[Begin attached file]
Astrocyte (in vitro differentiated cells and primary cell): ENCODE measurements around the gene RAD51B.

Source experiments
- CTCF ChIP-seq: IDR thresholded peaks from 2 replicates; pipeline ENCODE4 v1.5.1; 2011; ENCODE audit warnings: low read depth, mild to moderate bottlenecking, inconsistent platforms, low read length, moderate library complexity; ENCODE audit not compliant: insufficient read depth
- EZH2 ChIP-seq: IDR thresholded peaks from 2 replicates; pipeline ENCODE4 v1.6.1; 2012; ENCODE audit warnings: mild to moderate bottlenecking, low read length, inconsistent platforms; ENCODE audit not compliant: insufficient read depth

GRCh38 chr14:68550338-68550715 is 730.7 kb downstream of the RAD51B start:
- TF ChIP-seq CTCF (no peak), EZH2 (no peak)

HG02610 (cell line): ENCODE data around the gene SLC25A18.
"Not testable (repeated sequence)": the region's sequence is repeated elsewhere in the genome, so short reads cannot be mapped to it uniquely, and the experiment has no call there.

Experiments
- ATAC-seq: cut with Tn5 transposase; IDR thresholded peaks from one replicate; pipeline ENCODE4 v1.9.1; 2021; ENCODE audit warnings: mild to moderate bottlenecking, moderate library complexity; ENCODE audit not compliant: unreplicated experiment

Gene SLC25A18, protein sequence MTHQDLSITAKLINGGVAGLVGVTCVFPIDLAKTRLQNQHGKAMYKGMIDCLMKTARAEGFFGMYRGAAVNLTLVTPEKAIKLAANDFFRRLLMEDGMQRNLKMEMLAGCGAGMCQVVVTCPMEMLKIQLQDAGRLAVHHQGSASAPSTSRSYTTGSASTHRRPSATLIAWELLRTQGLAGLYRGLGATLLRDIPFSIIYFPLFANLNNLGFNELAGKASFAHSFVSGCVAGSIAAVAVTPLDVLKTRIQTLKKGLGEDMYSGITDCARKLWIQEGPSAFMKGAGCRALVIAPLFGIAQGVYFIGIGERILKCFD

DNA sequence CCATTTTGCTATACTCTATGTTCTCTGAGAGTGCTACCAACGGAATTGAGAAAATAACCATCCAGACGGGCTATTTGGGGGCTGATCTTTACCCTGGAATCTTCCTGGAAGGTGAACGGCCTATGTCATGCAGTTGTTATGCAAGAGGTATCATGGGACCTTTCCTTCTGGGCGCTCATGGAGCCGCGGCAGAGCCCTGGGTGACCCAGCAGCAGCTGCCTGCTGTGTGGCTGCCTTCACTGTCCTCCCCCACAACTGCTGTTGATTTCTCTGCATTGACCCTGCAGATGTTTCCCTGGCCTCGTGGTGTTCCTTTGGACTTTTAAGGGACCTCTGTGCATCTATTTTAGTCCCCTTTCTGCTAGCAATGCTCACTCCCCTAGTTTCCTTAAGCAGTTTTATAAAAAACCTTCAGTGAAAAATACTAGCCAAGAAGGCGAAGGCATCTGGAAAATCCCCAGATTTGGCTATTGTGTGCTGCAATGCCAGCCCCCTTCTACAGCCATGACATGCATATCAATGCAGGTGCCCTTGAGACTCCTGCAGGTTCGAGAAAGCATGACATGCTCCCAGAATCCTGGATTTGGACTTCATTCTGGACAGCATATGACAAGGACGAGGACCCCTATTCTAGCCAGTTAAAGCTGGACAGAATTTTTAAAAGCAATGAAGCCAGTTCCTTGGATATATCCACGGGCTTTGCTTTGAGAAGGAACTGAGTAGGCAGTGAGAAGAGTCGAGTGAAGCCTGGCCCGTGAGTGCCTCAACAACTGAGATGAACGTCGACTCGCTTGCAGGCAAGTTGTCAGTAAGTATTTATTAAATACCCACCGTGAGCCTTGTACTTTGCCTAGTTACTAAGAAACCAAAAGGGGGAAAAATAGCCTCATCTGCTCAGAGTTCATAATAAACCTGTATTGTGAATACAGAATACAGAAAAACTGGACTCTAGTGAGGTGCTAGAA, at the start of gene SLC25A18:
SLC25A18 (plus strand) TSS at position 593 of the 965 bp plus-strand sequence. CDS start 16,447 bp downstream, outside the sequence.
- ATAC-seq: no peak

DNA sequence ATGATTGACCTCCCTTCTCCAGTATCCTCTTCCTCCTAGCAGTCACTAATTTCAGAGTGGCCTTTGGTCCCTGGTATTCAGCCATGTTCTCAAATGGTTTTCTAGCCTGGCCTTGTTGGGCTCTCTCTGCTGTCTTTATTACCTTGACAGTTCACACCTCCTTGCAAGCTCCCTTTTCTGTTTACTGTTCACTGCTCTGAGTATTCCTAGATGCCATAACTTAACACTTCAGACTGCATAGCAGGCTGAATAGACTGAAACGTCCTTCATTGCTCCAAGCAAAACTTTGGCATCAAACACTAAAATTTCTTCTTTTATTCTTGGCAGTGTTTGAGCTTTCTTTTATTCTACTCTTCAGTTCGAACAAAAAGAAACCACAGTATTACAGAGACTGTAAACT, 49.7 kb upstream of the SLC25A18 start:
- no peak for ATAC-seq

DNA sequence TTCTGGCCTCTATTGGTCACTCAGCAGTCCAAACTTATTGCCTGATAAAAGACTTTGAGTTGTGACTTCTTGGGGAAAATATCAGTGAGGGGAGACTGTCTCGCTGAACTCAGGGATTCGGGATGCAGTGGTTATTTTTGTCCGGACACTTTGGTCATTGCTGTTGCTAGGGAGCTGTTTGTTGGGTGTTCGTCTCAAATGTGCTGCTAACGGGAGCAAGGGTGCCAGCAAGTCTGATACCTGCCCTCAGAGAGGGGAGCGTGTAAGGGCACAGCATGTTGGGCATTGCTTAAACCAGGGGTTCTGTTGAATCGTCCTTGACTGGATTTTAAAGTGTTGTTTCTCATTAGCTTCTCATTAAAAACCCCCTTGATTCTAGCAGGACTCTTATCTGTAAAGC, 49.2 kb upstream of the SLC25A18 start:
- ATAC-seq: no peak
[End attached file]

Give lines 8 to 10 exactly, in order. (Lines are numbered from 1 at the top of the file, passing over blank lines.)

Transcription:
"Not testable (repeated sequence)": the region's sequence is repeated elsewhere in the genome, so short reads cannot be mapped to it uniquely, and the experiment has no call there.

Experiments
- ATAC-seq: cut with Tn5 transposase; IDR thresholded peaks from one replicate; pipeline ENCODE4 v1.9.1; 2021; ENCODE audit warnings: mild to moderate bottlenecking, moderate library complexity; ENCODE audit not compliant: unreplicated experiment